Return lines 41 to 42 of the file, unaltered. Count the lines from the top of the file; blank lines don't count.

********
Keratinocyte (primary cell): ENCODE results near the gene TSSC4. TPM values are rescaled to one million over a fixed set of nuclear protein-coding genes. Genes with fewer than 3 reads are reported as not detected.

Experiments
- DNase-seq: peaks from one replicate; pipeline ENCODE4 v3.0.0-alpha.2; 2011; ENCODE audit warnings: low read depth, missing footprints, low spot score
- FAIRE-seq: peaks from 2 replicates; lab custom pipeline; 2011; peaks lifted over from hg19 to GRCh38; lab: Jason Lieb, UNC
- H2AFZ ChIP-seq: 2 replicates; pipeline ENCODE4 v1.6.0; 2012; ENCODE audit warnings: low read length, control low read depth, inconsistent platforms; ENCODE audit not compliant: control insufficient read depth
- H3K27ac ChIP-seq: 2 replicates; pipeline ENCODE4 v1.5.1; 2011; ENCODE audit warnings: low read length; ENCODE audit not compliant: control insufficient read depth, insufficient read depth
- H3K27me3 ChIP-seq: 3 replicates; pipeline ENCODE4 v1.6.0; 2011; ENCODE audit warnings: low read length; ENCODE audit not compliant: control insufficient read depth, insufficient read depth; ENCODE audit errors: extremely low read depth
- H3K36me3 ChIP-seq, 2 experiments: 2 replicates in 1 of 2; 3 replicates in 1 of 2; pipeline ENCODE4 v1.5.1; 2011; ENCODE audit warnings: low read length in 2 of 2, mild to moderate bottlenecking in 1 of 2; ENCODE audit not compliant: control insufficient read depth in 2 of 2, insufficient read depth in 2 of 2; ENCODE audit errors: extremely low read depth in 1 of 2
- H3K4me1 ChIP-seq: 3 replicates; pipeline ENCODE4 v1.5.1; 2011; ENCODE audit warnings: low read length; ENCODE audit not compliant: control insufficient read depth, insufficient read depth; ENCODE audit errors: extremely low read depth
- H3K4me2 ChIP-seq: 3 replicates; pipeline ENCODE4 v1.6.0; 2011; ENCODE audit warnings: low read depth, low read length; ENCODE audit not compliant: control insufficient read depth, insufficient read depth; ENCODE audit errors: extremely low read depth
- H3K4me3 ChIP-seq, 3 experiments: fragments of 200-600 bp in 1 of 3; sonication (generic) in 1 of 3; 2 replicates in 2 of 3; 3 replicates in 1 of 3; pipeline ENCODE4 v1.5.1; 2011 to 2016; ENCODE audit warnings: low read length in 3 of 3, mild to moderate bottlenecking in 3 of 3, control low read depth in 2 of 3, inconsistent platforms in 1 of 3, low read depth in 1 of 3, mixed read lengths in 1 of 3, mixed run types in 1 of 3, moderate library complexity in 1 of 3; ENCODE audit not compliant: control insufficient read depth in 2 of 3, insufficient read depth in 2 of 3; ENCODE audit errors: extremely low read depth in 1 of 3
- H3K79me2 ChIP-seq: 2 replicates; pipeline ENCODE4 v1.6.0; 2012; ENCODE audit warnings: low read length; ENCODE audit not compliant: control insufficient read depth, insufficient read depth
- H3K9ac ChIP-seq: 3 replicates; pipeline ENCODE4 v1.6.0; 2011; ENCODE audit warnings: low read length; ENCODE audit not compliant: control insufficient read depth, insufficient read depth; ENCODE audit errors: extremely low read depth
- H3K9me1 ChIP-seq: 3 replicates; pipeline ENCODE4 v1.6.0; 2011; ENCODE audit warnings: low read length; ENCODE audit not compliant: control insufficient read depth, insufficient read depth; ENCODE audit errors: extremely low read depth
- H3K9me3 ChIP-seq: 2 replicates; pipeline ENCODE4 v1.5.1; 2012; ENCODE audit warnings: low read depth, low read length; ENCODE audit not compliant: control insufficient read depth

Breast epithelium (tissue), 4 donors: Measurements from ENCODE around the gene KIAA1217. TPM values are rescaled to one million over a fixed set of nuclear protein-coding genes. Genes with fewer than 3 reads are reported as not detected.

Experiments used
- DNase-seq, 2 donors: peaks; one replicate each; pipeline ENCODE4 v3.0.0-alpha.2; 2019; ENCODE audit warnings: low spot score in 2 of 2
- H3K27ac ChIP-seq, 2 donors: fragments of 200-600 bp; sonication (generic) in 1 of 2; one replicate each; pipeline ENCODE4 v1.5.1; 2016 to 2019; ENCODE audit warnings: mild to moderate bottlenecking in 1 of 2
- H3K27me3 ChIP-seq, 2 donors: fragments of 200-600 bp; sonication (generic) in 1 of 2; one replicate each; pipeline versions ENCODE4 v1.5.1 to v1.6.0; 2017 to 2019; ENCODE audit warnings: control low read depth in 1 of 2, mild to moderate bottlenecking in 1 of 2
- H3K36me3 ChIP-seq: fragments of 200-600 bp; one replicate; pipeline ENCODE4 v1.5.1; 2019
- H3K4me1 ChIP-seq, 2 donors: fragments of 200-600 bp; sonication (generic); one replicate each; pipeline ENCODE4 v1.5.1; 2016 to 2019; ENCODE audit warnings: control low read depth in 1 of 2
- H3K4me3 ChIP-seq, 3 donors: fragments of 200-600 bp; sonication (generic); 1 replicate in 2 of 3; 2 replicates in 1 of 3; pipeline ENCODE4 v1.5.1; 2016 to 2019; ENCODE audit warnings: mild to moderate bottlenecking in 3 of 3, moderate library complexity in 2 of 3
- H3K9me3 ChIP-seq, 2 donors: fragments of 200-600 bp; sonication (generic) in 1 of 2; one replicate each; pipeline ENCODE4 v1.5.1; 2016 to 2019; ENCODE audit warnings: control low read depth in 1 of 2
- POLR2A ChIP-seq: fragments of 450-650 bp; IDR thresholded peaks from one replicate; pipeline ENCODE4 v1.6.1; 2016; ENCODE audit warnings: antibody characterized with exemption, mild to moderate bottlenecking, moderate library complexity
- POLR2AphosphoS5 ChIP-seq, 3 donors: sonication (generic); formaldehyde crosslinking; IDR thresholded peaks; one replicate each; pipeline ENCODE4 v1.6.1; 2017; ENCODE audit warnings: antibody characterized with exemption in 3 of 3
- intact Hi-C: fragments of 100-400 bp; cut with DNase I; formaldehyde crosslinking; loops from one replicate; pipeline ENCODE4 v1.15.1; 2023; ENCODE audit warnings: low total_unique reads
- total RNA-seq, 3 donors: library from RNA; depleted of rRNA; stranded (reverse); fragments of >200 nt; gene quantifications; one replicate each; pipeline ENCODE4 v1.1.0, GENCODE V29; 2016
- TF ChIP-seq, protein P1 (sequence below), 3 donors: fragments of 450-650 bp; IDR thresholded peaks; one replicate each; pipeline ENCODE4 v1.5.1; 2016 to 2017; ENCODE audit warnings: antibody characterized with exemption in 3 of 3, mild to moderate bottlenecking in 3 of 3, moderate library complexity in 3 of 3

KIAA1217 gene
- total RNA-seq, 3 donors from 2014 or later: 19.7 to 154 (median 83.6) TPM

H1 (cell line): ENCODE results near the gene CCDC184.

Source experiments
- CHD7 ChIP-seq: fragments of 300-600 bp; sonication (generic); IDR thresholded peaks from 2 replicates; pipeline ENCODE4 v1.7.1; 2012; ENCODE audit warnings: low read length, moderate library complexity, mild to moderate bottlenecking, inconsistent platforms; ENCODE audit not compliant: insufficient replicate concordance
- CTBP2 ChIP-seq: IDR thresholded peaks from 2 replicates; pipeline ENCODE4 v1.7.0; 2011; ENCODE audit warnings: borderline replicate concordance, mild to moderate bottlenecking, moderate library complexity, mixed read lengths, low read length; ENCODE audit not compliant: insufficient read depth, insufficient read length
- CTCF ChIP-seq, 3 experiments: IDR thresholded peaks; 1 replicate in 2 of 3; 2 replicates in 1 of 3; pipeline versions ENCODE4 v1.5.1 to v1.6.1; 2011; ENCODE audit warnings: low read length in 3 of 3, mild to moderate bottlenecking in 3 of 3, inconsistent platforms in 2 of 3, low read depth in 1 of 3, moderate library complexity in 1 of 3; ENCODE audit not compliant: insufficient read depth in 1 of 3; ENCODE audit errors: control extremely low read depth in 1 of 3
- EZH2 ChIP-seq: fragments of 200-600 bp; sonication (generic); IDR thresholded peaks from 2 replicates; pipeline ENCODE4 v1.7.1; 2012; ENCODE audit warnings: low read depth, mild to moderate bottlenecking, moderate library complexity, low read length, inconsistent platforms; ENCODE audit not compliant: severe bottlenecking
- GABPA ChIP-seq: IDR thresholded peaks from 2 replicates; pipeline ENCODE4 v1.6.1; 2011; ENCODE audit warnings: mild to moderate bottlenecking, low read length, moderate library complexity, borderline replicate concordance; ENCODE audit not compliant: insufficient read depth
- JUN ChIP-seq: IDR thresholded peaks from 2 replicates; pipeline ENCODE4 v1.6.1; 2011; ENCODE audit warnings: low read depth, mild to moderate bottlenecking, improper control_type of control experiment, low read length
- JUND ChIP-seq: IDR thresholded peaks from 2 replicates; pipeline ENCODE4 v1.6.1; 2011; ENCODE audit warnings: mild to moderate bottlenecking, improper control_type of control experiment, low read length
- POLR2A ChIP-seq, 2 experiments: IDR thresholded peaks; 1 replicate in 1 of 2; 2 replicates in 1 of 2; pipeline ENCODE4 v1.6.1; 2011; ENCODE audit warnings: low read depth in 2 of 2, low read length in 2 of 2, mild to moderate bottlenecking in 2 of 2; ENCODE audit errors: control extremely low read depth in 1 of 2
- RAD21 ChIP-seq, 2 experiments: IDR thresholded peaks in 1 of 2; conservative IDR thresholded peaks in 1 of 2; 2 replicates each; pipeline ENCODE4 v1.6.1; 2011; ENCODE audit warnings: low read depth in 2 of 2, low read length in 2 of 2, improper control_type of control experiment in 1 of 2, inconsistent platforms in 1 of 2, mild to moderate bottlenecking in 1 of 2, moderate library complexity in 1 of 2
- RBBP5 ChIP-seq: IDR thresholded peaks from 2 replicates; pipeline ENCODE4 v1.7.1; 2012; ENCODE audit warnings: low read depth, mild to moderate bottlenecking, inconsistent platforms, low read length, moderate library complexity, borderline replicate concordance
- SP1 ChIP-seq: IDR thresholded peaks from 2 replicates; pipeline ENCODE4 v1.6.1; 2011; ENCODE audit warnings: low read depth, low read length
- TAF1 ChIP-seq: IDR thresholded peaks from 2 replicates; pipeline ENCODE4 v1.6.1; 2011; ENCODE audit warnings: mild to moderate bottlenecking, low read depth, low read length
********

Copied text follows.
- POLR2A ChIP-seq, 2 experiments: IDR thresholded peaks; 1 replicate in 1 of 2; 2 replicates in 1 of 2; pipeline ENCODE4 v1.6.1; 2011; ENCODE audit warnings: low read depth in 2 of 2, low read length in 2 of 2, mild to moderate bottlenecking in 2 of 2; ENCODE audit errors: control extremely low read depth in 1 of 2
- RAD21 ChIP-seq, 2 experiments: IDR thresholded peaks in 1 of 2; conservative IDR thresholded peaks in 1 of 2; 2 replicates each; pipeline ENCODE4 v1.6.1; 2011; ENCODE audit warnings: low read depth in 2 of 2, low read length in 2 of 2, improper control_type of control experiment in 1 of 2, inconsistent platforms in 1 of 2, mild to moderate bottlenecking in 1 of 2, moderate library complexity in 1 of 2